Sex in non-avian archosaurs has been inferred using a variety of osteological attributes. However, little quantitative data have been presented showing that these phenotypes truly exist. In this study, testing for the presence of pelvic osteological correlates of sex in extant archosaurs was conducted, using skeletons of wild-caught A. mississippiensis as a neontological model. For outgroup comparison, the squamate Iguana iguana is included. A sample of 16 females and 19 males of A. mississippiensis, and 18 females and 10 males of I. iguana were examined. Measurements included pelvic canal area, dorsoventral depth, and mediolateral width of the pelvic canal, mediolateral width between the dorsal edge of each ilium, and ischium orientation. These data were analyzed using analyses of covariance, a t-test, and a recently developed geodesic distance shape analysis. Results indicate that there is sexual dimorphism in the proportions of the pelvic canal in A. mississippiensis, with females typically having deeper pelvic canals than males. This dimorphism might be synapomorphic for Archosauria. No dimorphism was found in I. iguana. The detection of dimorphism in A. mississipiensis required large sample sizes owing to substantial overlap between sexes. Thus, sexing isolated specimens using this metric is tenuous at best. Assuming similar variance in the relative pelvic depth versus width in other non-avian archosaurs, this criterion would also produce imprecise determinations of sex for these taxa.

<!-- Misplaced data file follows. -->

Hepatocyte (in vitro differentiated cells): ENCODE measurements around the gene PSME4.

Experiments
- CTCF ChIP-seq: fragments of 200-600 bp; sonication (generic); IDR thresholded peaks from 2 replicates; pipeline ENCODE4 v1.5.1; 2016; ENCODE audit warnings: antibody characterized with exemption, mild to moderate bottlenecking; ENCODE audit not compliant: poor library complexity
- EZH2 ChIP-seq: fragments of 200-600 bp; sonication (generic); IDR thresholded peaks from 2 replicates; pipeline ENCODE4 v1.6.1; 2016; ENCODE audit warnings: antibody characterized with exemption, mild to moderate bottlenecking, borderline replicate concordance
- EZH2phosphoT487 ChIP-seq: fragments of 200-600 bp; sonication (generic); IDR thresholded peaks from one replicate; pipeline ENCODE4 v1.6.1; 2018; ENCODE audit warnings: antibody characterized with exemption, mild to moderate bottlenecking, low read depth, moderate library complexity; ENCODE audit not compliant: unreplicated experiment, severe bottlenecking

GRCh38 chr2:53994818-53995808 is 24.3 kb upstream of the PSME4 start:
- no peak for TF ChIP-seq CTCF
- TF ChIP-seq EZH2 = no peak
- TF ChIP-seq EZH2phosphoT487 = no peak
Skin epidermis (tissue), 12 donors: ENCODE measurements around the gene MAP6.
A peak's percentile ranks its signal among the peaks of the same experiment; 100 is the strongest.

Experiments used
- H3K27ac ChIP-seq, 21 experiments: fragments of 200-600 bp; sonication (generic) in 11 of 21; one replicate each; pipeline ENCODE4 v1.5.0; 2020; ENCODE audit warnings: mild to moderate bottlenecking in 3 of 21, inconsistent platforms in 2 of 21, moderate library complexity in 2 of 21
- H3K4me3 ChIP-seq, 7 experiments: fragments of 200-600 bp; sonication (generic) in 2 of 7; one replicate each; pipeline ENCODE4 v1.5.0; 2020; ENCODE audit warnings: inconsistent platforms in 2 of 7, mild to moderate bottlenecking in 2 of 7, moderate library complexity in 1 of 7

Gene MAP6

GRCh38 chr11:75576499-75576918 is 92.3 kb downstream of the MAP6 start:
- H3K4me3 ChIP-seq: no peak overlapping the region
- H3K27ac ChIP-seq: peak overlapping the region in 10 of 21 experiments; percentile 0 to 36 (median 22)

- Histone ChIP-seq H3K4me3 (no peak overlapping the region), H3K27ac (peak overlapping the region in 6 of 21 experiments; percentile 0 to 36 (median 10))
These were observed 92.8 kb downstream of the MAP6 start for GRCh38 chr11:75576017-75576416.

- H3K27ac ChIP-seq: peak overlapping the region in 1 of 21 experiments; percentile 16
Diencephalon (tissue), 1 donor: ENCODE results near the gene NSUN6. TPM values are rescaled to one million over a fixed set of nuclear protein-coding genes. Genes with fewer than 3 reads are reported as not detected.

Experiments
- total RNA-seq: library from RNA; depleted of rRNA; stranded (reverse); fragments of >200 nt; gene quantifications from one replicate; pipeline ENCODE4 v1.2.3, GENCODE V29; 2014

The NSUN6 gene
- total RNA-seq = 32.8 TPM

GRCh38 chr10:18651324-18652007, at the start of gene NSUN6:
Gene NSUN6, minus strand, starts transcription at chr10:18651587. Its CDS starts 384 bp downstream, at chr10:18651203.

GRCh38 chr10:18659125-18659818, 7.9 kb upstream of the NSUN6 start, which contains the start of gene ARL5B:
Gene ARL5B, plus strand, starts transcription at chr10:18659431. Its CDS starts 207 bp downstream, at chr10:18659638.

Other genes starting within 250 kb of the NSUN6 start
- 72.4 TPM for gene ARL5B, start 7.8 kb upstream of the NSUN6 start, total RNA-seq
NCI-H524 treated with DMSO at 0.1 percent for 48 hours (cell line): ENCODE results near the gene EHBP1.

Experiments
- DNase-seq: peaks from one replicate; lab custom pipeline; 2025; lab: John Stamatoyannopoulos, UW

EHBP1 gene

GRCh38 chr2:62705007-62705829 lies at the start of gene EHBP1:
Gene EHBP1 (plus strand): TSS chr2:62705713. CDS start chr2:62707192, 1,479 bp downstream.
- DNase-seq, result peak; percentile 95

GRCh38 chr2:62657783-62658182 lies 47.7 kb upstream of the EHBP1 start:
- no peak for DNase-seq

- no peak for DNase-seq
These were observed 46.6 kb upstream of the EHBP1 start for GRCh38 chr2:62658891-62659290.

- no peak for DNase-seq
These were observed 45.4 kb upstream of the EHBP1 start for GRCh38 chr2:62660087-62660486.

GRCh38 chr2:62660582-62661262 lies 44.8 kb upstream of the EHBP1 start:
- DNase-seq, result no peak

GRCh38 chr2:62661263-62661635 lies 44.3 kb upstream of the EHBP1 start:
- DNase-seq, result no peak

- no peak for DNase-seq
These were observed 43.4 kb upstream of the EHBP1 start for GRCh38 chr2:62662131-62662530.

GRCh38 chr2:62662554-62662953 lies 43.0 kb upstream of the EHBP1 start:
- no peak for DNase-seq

|Number of pages
|Journal of Vertebrate Paleontology
|Published - 12 Sep 2007